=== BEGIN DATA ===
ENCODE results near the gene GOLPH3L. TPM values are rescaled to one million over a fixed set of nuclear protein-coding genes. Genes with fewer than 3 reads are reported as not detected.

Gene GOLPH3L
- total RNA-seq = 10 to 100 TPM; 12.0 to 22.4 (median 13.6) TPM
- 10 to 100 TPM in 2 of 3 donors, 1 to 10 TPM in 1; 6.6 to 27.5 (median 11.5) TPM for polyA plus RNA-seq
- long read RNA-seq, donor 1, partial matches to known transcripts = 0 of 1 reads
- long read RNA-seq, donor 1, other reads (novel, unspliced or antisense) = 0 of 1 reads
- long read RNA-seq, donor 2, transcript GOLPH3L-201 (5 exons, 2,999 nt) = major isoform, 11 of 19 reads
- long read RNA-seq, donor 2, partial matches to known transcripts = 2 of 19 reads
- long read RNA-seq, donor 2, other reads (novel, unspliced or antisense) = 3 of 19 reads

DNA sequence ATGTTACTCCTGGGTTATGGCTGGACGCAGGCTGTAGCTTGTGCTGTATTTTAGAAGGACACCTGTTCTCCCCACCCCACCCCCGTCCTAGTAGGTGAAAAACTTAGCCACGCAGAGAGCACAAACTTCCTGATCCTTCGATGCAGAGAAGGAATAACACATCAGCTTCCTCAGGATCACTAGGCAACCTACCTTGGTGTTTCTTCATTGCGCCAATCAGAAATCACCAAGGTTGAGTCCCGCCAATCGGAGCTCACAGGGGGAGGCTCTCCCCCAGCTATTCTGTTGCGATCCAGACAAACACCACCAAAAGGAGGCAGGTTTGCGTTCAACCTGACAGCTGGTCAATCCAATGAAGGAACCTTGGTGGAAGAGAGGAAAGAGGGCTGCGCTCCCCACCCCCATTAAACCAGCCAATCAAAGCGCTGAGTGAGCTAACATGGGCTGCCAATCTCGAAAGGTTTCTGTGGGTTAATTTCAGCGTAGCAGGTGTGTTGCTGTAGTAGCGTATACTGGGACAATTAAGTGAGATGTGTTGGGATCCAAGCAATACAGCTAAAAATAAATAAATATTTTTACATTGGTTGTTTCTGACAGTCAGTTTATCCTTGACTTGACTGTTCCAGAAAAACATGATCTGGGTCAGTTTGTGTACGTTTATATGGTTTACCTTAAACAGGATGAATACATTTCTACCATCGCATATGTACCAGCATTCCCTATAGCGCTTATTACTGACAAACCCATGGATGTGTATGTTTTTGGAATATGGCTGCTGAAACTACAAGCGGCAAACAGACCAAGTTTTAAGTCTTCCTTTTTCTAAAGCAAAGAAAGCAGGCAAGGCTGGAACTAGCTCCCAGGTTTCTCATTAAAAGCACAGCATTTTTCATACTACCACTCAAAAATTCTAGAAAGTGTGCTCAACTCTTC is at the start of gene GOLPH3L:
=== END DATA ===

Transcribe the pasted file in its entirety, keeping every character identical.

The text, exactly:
ENCODE results near the gene GOLPH3L. TPM values are rescaled to one million over a fixed set of nuclear protein-coding genes. Genes with fewer than 3 reads are reported as not detected.

Gene GOLPH3L
- total RNA-seq = 10 to 100 TPM; 12.0 to 22.4 (median 13.6) TPM
- 10 to 100 TPM in 2 of 3 donors, 1 to 10 TPM in 1; 6.6 to 27.5 (median 11.5) TPM for polyA plus RNA-seq
- long read RNA-seq, donor 1, partial matches to known transcripts = 0 of 1 reads
- long read RNA-seq, donor 1, other reads (novel, unspliced or antisense) = 0 of 1 reads
- long read RNA-seq, donor 2, transcript GOLPH3L-201 (5 exons, 2,999 nt) = major isoform, 11 of 19 reads
- long read RNA-seq, donor 2, partial matches to known transcripts = 2 of 19 reads
- long read RNA-seq, donor 2, other reads (novel, unspliced or antisense) = 3 of 19 reads

DNA sequence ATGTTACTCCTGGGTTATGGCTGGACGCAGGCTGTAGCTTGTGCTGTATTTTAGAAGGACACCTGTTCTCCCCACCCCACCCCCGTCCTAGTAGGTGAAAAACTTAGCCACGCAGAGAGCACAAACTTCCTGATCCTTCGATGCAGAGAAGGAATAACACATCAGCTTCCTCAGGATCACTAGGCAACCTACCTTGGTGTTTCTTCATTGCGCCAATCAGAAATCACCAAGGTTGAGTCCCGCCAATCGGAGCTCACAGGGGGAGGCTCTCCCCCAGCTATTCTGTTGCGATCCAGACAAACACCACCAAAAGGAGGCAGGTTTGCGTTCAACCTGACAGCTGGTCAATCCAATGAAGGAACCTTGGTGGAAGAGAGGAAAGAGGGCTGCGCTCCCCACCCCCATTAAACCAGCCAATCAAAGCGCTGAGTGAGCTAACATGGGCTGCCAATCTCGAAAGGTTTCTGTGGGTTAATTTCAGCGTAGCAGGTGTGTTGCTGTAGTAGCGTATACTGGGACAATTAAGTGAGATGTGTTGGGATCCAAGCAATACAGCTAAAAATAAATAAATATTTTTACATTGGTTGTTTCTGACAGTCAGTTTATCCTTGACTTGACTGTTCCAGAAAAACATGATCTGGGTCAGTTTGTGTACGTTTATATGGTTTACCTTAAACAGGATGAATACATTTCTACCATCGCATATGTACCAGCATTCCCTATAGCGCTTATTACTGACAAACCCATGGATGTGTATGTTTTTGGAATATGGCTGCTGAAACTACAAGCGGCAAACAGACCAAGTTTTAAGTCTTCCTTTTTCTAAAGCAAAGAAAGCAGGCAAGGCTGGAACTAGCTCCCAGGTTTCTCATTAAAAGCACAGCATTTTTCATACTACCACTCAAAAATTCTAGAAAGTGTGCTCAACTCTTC is at the start of gene GOLPH3L: